National Green Tribunal
National Green Tribunal Act, 2010 (NGT) is an Act of the Parliament of India which enables the creation of a special tribunal to handle the expeditious disposal of the cases pertaining to environmental issues. It draws inspiration from the India's constitutional provision of Article 21, which assures the citizens of India the right to a healthy environment.

The Telecom Regulatory Authority of India (TRAI) is the regulator of the telecommunications sector in India.
Telecom Regulatory Authority of India was established on 20 February 1997 by an Act of Parliament to regulate telecom services and tariffs in India. Earlier regulation of telecom services and tariffs was overseen by the Central Government.

Central Information Commission
The Central Information Commission (CIC) set up under the Right to Information Act is the authorised body, established in 2005, under the Government of India to act upon complaints from those individuals who have not been able to submit information requests to a Central Public Information Officer or State Public Information Officer due to either the officer not have been appointed, or because the respective Central Assistant Public Information Officer or State Assistant Public Information Officer refused to receive the application for information under the RTI Act.

Central Vigilance Commission
Central Vigilance Commission (CVC) is an apex Indian governmental body created in 1964 to address governmental corruption. It has the status of an autonomous body, free of control from any executive authority, charged with monitoring all vigilance activity under the Central Government of India, advising various authorities in Central Government organisations in planning, executing, reviewing and reforming their vigilance work.
Originally the CVC was neither a constitutional body nor a statutory body. Recently, in September 2003, the Parliament enacted a law conferring statutory status on the CVC

National Consumer Disputes Redressal Commission
The National Consumer Disputes Redressal Commission (NCDRC), India is a quasi-judicial commission in India which was set up in 1988 under the Consumer Protection Act, 1986. Its head office is in New Delhi. The commission is headed by a sitting or retired judge of the Supreme Court of India.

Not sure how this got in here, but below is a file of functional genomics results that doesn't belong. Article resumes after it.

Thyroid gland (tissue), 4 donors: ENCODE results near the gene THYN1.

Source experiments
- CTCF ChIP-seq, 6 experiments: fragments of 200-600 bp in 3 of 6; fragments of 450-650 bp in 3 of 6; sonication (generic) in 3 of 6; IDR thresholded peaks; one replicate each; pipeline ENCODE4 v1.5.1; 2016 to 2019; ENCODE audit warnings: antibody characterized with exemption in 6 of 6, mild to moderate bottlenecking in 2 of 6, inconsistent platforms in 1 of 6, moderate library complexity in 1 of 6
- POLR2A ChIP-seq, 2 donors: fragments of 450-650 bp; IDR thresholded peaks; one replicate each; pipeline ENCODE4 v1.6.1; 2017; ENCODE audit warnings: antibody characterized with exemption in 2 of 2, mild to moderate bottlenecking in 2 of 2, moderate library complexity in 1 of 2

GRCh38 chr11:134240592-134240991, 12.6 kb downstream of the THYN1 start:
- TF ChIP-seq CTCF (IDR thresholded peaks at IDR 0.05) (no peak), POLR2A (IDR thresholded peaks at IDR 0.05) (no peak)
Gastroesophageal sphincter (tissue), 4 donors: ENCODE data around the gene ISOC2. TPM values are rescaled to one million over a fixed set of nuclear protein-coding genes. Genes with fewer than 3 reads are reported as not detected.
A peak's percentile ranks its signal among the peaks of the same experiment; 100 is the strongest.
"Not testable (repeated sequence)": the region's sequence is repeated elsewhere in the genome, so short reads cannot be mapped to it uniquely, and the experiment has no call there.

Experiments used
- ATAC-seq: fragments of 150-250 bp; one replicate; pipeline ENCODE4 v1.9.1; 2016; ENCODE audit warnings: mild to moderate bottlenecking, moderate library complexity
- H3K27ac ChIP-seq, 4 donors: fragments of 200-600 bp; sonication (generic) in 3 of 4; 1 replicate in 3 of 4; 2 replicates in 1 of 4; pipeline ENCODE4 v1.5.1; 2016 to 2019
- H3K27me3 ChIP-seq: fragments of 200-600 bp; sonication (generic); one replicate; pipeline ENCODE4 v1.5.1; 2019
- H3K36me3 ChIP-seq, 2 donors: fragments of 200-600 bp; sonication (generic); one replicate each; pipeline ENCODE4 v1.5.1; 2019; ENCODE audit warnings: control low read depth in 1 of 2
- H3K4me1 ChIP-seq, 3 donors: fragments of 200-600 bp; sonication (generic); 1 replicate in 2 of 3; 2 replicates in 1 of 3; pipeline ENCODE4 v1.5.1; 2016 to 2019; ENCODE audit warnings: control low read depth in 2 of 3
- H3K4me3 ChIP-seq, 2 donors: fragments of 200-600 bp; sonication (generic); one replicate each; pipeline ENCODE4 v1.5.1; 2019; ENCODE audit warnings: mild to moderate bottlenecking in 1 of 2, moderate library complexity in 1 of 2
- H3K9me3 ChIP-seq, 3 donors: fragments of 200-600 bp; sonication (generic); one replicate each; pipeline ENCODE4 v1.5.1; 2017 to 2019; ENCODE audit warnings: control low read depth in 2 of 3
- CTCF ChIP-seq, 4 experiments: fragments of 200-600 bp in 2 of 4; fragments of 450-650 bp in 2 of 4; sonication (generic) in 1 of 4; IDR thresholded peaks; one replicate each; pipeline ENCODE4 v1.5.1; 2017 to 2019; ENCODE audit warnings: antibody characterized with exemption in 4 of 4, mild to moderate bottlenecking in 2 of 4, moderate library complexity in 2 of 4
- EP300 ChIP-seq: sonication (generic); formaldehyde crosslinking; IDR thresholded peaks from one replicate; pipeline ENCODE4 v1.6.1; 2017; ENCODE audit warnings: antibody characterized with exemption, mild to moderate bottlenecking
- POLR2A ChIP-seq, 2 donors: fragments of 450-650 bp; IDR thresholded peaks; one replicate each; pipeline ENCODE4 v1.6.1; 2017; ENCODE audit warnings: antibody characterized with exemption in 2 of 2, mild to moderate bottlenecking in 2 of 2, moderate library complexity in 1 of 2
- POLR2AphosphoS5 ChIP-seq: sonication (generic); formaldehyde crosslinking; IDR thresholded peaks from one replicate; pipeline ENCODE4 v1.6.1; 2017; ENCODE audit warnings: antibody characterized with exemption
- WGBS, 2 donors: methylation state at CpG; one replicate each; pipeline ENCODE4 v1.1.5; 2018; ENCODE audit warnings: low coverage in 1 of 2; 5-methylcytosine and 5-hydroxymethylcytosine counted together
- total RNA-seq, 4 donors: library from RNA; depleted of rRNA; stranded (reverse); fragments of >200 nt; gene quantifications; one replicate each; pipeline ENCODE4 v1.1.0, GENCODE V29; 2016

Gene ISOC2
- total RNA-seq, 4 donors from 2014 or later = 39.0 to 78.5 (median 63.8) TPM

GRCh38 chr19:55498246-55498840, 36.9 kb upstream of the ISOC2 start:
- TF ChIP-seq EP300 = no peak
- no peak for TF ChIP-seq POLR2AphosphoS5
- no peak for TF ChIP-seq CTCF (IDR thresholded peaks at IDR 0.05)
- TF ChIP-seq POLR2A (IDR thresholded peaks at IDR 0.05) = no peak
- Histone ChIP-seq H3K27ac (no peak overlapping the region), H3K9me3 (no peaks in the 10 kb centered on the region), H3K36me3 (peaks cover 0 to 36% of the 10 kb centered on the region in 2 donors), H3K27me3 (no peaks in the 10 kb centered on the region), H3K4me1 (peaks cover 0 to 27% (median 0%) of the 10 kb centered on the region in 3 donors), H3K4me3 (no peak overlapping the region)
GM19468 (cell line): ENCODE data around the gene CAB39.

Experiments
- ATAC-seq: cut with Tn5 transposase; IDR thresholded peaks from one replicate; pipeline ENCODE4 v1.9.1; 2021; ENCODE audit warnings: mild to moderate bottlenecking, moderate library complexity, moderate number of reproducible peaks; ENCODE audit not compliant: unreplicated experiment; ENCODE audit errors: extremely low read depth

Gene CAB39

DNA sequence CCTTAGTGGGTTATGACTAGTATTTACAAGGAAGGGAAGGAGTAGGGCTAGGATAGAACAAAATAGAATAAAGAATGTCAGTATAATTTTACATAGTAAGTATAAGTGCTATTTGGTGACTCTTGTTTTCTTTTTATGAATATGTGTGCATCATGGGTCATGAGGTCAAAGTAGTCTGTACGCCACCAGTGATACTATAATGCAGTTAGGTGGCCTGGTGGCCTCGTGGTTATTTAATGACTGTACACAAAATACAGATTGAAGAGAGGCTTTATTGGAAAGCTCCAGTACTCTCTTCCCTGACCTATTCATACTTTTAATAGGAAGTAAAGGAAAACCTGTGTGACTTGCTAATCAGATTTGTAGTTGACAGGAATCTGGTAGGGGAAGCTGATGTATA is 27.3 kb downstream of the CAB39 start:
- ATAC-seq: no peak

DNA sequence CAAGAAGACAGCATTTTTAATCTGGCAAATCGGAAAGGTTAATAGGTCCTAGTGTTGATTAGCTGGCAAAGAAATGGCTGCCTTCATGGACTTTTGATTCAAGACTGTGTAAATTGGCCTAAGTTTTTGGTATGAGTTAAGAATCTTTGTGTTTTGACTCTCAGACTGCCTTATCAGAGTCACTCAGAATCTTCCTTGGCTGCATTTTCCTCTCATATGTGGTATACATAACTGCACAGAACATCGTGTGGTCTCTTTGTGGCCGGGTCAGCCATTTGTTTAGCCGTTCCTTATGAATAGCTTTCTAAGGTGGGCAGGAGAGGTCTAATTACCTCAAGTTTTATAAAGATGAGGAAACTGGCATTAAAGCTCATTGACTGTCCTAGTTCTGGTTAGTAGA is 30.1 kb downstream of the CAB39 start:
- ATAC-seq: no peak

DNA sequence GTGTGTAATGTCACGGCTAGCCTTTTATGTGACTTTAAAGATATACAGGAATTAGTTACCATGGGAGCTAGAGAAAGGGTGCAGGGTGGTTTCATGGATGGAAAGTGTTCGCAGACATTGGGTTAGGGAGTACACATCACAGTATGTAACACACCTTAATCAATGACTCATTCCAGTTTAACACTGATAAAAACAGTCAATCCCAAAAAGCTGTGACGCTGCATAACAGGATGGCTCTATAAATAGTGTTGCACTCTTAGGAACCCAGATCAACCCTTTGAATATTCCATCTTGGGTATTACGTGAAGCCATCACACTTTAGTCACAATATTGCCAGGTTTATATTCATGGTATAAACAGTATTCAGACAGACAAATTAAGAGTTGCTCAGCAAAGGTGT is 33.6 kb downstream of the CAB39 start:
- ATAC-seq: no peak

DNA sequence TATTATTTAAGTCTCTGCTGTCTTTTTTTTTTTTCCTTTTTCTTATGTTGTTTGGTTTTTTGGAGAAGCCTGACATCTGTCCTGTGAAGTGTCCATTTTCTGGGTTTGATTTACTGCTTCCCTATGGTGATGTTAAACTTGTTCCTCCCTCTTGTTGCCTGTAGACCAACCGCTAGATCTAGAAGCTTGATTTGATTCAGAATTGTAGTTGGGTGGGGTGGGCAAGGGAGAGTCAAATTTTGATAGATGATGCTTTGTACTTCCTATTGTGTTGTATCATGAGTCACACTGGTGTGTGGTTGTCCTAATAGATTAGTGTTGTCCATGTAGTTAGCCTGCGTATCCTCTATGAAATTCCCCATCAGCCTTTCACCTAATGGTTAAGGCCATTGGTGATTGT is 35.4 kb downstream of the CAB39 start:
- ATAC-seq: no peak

Armed Forces Tribunal
Armed Forces Tribunal or AFT is a military tribunal in India. It was established under the Armed Forces Tribunal Act, 2007.

Executive Bodies

» Bodies which are created by an executive order of any ministry of union or state are called executive bodies.
» Executive bodies have no backing of constitution Parliament.
Example: Planning Commission (now replaced by NITI aayog), UIDAI (Aadhar card).
UIDAI (Aadhar card), which when faced controversy is undergoing shift to a statutory body.

Frequently asked questions:

What do you mean by extra-constitutional body?
An extra-constitutional body is an institution of government which is not defined inConstitution of India but are established by a resolution(decision) of union cabinet. For Example Planning Commission, National Development Council etc.

Is Election Commission of India a constitutional body?
The Election Commission of India is an autonomous constitutional authority responsible for administering election processes in India. The body administers elections to the Lok Sabha, Rajya Sabha, state legislatures, and the offices of the President and Vice President in the country.

Is Finance Commission a quasi-judicial body?
The Commission works as an arbitrator, means to distribute taxes among union and state. Therefore it is called a quasi-judicial body. But it's recommendations are not obligatory in nature as it is the Parliament which acts as an apex body to hold or decide the government exchequer.

Is TRAI a statutory body?
The Telecom Regulatory Authority of India (Amendment) Bill, 2008. The Telecom Regulatory Authority of India (hereinafter referred to as TRAI) is a statutory body set up by the Government of India under section 3 of the Telecom Regulatory Authority of India Act, 1997.

Is Niti AYOG a constitutional body?

Niti Aayog, like the Planning Commission, is not a constitutional body, which means it too is not accountable to Parliament.